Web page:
Mock the Vote

In this election, record numbers of Catholics and young Evangelicals, the nation's traditional pro-life base, voted in unexpected ways. They voted to elect our second pro-choice President. Rather than induce reflection in staunch pro-life groups, they have instead reacted with denial and yet more extremism.

First the numbers. The New York Times reports that Obama inspired an 8% jump in Catholic supporters compared to those who voted for the Catholic John Kerry in 2004. And Obama doubled his support among young white evangelicals (those ages 18 to 29) compared with Kerry. The increase was almost the same for white evangelicals ages 30 to 44.

The Times reports that young Evangelicals were persuaded by "a broader agenda" than abortion. In the case of the pro-life movement, that broader agenda included rolling back access to contraception, and backing abstinence-only programs despite mounting evidence of its failures. They oppose contraception, stem cell and IVF treatment, all issues that find strong support even among self-described pro-life voters. Pro-life campaigns targeting these issues clearly alienated otherwise sympathetic voters; helping propel Obama into the presidency.

This election provides further evidence that the pro-life movement has lost resonance with voters. Oddly, pro-life groups have responded to defeats by redoubling their efforts - usually the exact same efforts - on behalf of this extreme agenda.

Three days after his election, for example, one anti-abortion group took aim at President-elect Obama's leadership on expanding access to contraception. The organization, the Population Research Institute (PRI), is best known for its mission to stop family planning in the poorest regions of the world. On Friday the group attacked Obama for having been the sponsor of Prevention First, legislation that would dramatically expand access to birth control in the United States. The organization's press release stated,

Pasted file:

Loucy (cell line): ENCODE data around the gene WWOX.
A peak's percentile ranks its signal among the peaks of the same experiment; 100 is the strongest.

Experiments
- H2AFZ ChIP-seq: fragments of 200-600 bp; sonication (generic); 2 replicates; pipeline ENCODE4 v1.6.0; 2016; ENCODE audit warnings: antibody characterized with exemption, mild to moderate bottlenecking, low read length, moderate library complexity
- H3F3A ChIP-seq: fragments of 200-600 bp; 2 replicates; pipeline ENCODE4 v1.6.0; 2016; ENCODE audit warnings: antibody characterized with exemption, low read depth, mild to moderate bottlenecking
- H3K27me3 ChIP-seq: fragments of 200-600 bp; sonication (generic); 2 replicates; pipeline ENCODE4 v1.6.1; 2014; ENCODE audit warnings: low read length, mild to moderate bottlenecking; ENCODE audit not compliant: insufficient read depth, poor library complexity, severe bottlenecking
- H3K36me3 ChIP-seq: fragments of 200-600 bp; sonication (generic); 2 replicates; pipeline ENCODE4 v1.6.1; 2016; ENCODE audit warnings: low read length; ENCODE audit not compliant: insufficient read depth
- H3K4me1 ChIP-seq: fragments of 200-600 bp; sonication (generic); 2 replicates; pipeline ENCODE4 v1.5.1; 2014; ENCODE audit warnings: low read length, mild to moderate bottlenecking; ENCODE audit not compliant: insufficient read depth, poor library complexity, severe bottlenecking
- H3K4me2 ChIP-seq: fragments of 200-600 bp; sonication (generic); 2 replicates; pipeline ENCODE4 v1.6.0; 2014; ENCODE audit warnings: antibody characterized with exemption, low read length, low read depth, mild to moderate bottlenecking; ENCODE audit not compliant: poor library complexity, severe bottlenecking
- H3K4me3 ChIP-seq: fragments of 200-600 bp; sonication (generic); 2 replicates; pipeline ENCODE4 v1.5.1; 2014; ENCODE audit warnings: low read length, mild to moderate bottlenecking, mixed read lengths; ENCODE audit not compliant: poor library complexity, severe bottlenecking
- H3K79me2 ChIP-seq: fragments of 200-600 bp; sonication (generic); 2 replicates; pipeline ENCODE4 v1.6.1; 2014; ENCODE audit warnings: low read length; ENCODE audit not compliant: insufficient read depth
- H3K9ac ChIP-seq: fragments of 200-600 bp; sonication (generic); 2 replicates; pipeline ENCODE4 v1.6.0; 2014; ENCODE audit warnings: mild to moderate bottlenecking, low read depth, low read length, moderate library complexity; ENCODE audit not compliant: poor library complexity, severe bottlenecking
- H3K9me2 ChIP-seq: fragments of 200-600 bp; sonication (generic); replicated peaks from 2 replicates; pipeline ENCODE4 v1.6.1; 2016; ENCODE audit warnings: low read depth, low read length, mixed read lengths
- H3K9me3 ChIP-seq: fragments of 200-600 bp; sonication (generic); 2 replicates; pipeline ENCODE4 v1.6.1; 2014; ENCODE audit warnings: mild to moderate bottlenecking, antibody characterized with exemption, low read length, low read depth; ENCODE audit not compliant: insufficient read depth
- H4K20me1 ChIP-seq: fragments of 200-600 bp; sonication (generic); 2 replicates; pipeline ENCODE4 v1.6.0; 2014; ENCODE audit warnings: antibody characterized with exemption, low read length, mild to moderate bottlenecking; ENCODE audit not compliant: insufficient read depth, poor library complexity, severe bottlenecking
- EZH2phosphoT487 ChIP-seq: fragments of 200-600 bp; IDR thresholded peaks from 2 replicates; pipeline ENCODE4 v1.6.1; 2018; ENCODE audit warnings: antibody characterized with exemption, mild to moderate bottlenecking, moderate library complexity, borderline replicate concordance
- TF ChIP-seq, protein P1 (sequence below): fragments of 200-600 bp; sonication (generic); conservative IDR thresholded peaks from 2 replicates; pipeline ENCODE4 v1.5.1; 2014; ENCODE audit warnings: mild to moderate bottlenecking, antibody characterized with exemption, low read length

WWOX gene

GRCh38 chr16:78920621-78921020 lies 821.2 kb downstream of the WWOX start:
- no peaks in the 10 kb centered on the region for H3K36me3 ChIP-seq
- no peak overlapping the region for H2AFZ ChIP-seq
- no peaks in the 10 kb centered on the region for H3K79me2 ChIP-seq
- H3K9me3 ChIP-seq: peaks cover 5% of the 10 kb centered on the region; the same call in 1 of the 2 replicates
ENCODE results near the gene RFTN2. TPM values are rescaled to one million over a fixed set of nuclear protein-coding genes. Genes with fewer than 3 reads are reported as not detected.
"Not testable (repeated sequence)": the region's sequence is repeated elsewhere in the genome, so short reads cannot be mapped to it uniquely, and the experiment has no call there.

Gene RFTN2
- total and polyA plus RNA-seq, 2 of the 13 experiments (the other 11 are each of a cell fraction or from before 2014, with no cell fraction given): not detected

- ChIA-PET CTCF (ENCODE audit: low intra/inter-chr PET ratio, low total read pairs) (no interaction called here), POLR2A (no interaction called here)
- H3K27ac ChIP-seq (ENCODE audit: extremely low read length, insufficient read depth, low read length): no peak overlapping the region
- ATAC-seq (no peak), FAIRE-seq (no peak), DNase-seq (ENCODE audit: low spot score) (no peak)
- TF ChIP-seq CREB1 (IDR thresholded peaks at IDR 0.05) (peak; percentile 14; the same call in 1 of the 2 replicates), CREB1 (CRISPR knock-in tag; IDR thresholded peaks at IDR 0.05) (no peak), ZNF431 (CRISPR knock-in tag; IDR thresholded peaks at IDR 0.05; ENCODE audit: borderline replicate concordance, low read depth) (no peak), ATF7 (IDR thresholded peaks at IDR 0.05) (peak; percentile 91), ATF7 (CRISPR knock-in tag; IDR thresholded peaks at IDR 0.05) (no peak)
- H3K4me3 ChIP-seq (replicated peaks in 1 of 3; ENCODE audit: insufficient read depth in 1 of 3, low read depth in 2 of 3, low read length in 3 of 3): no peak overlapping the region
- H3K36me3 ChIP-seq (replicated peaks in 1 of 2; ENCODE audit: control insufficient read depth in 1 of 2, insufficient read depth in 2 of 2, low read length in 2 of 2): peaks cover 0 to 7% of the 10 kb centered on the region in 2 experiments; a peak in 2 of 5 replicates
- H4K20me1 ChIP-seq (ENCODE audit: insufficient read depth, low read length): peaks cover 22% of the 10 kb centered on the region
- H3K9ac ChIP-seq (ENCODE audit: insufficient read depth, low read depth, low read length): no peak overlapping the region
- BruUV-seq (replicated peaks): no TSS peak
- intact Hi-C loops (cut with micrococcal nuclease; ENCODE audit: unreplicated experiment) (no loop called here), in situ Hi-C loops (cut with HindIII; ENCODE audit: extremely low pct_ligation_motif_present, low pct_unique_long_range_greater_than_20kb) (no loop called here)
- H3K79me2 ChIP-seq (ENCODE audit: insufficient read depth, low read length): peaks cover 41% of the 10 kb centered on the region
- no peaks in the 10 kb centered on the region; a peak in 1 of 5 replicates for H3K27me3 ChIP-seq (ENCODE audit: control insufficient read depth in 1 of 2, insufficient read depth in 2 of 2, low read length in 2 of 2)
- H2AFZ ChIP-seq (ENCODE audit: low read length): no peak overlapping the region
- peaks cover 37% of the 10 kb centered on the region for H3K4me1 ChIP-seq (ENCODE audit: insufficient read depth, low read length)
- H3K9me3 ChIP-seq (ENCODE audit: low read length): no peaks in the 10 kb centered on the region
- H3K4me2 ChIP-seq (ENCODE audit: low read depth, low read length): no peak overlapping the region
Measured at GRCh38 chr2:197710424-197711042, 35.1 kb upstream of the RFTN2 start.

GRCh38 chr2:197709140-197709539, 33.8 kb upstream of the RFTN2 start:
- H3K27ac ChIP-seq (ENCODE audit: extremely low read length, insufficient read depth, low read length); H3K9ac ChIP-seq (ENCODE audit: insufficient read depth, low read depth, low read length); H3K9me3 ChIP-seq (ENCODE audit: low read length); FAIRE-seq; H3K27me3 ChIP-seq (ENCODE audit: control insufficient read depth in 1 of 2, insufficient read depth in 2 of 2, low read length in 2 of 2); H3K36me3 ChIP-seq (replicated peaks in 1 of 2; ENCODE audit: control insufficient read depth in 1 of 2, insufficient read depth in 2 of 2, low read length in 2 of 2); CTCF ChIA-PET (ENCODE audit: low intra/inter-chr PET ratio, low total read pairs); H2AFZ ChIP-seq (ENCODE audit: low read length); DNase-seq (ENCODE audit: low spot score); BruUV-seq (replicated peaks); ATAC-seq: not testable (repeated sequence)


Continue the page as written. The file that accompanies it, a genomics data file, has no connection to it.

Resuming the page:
"Obama has pledged to pay for abortions with Americans' tax dollars, such as in the Prevention First Act which he co-sponsored in the Senate. The bill will "increase funding for family planning and comprehensive sex education that teaches both abstinence and safe sex methods. The Act will also end insurance discrimination against contraception, improve awareness about emergency contraception, and provide compassionate assistance to rape victims." According to PRI, this language disguises the "ugly reality" that the legislation would "force insurance companies to fund, doctors to prescribe, and pharmacies to dispense, abortifacient contraceptives."

Despite the fact that the Prevention First legislation does not fund or expand access to abortion, PRI presses ahead with its transparent misinformation campaign claiming contraception can act as an abortion. They do this despite the evidence that such tactics helped drive many self-described pro-life Americans (those that know the difference between contraception and abortion) to vote for Obama. His proven-to-work prevention policies enjoy wide public support.

PRI is not the only pro-life group ignoring the writing on the wall. Those behind Colorado's Amendment 48, which was handily defeated, have only been encouraged by their spectacular failure. No less than seventy five percent of Coloradoans, including many prominent pro-lifers like Governor Bill Ritter, rejected the thinly veiled attack on contraception. After such a resounding defeat, you might think that campaign strategists would reconsider such an approach. Instead, one day after the election, Amendment 48's team apparently took this lesson from the failure: if it doesn't work once, try it again (and again). One day after the election the amendment's sponsor announced the launch of the same exact effort in 17 states. According to Life News, "Keith Mason, one of the Personhood Amendment organizers, says his group plans to take the measure to every state where citizens can put proposals on the ballot and to submit them over and over again until they win."

Such obstinacy in the face of public consensus appears to be trying the electorate's collective patience. In South Dakota, for the second time, the state's deeply religious and conservative voters rejected the ballot initiative that would have banned abortion. How did Leslee Unruh, the abortion ban organizer, respond? Like a stalker. "Third time's the charm," she told the LA Times, "We're coming back. We're not going away. "

The electorate may need a restraining order.

For breaking news on threats to birth control access and information visit